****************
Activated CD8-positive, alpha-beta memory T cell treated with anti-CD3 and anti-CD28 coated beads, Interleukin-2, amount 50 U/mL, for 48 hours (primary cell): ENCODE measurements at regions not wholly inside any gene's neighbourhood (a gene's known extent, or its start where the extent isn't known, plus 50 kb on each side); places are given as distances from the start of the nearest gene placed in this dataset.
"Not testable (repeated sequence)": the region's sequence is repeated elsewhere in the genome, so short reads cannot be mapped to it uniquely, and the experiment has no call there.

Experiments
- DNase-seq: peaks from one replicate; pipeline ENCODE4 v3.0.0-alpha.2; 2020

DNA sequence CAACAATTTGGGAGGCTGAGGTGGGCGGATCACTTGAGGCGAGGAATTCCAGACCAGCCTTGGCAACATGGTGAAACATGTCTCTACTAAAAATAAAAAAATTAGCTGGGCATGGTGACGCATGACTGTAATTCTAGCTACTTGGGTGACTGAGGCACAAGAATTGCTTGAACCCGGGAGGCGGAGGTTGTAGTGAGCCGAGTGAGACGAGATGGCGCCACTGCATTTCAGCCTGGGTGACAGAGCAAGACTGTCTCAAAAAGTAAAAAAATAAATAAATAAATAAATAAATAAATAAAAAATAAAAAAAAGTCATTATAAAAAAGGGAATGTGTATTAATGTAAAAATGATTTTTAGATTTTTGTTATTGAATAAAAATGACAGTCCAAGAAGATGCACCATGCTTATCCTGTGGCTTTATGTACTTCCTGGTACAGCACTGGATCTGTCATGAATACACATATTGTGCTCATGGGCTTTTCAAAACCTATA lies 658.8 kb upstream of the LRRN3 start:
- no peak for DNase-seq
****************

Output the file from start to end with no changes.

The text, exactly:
Activated CD8-positive, alpha-beta memory T cell treated with anti-CD3 and anti-CD28 coated beads, Interleukin-2, amount 50 U/mL, for 48 hours (primary cell): ENCODE measurements at regions not wholly inside any gene's neighbourhood (a gene's known extent, or its start where the extent isn't known, plus 50 kb on each side); places are given as distances from the start of the nearest gene placed in this dataset.
"Not testable (repeated sequence)": the region's sequence is repeated elsewhere in the genome, so short reads cannot be mapped to it uniquely, and the experiment has no call there.

Experiments
- DNase-seq: peaks from one replicate; pipeline ENCODE4 v3.0.0-alpha.2; 2020

DNA sequence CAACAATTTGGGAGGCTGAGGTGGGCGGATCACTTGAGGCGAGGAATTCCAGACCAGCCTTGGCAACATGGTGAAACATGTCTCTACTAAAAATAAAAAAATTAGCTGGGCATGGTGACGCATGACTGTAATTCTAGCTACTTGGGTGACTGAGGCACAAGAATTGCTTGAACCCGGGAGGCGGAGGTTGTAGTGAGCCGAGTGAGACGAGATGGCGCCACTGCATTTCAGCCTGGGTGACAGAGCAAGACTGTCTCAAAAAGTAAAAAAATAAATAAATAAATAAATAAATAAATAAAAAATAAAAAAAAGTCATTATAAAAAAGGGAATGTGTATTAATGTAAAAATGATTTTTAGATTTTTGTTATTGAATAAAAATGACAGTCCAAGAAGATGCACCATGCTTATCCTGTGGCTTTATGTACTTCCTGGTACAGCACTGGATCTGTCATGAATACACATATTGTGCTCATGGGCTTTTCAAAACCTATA lies 658.8 kb upstream of the LRRN3 start:
- no peak for DNase-seq